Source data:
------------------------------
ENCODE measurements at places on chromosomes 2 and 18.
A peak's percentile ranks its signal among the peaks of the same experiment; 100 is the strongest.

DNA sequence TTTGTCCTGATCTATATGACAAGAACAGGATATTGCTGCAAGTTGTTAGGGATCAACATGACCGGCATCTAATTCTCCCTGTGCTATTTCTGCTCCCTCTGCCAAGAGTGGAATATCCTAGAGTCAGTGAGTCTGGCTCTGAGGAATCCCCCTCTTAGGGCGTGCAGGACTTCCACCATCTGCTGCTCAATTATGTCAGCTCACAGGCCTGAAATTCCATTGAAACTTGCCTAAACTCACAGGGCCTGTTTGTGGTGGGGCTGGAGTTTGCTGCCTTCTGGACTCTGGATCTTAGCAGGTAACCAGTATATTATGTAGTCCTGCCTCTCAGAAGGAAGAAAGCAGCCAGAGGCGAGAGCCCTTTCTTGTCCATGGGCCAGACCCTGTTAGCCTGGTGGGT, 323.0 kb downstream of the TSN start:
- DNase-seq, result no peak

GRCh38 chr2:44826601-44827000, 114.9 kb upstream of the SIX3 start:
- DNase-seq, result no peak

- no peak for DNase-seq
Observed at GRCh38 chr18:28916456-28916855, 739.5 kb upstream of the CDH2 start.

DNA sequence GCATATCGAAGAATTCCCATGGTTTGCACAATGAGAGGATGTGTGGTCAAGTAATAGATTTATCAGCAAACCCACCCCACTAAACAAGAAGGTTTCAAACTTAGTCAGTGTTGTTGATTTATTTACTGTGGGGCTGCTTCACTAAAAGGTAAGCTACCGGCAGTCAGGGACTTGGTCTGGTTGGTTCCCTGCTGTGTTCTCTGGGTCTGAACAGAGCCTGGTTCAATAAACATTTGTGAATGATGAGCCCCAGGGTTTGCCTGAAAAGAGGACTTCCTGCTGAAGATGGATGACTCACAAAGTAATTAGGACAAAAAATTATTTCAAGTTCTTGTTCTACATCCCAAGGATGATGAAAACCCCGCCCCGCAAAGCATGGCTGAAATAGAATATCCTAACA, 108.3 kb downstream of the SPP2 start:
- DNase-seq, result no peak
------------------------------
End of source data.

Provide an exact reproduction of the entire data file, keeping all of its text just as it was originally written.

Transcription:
ENCODE measurements at places on chromosomes 2 and 18.
A peak's percentile ranks its signal among the peaks of the same experiment; 100 is the strongest.

DNA sequence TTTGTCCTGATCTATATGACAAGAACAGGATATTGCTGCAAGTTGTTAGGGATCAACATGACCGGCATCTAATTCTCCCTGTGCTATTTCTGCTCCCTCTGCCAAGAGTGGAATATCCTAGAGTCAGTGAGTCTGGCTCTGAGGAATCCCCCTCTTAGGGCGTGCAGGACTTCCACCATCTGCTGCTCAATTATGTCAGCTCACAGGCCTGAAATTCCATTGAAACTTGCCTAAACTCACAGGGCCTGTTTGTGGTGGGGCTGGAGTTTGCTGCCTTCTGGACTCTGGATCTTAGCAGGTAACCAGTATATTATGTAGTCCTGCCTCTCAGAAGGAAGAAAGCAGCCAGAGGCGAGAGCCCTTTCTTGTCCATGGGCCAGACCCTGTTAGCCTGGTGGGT, 323.0 kb downstream of the TSN start:
- DNase-seq, result no peak

GRCh38 chr2:44826601-44827000, 114.9 kb upstream of the SIX3 start:
- DNase-seq, result no peak

- no peak for DNase-seq
Observed at GRCh38 chr18:28916456-28916855, 739.5 kb upstream of the CDH2 start.

DNA sequence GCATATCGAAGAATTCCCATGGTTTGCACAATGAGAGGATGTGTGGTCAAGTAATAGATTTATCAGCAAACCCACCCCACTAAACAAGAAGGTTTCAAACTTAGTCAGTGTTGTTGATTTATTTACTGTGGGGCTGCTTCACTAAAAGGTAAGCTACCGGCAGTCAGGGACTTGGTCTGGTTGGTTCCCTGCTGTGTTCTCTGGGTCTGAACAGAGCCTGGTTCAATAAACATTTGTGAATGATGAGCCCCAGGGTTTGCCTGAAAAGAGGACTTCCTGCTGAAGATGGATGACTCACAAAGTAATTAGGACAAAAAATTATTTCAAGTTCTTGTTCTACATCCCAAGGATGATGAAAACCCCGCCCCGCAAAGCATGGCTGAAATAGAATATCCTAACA, 108.3 kb downstream of the SPP2 start:
- DNase-seq, result no peak